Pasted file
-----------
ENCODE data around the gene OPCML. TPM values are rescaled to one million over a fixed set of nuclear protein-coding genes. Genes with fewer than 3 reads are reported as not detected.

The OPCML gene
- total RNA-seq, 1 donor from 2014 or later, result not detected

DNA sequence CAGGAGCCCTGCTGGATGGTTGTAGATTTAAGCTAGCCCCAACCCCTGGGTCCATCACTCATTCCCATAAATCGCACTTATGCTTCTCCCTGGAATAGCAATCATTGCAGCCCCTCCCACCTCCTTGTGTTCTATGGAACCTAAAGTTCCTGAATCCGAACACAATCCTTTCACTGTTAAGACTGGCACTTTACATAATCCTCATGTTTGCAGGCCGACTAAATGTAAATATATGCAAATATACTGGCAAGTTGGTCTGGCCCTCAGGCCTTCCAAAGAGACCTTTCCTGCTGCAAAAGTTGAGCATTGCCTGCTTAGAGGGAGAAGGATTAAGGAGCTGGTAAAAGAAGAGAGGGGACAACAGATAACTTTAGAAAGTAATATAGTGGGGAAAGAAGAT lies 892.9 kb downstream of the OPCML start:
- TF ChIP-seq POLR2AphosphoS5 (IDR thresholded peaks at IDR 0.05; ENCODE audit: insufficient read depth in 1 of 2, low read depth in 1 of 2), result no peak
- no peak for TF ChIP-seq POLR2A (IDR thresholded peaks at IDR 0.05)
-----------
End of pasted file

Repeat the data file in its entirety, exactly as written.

ENCODE data around the gene OPCML. TPM values are rescaled to one million over a fixed set of nuclear protein-coding genes. Genes with fewer than 3 reads are reported as not detected.

The OPCML gene
- total RNA-seq, 1 donor from 2014 or later, result not detected

DNA sequence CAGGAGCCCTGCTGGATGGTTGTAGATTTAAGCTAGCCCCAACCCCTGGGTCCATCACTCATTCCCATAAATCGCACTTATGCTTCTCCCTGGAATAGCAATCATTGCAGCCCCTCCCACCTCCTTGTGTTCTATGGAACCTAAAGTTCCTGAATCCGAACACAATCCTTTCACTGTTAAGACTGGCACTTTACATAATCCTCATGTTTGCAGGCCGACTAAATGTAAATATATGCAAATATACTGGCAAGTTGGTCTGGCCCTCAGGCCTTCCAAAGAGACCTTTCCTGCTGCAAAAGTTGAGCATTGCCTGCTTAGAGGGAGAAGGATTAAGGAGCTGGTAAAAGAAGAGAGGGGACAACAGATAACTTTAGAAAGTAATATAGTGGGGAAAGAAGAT lies 892.9 kb downstream of the OPCML start:
- TF ChIP-seq POLR2AphosphoS5 (IDR thresholded peaks at IDR 0.05; ENCODE audit: insufficient read depth in 1 of 2, low read depth in 1 of 2), result no peak
- no peak for TF ChIP-seq POLR2A (IDR thresholded peaks at IDR 0.05)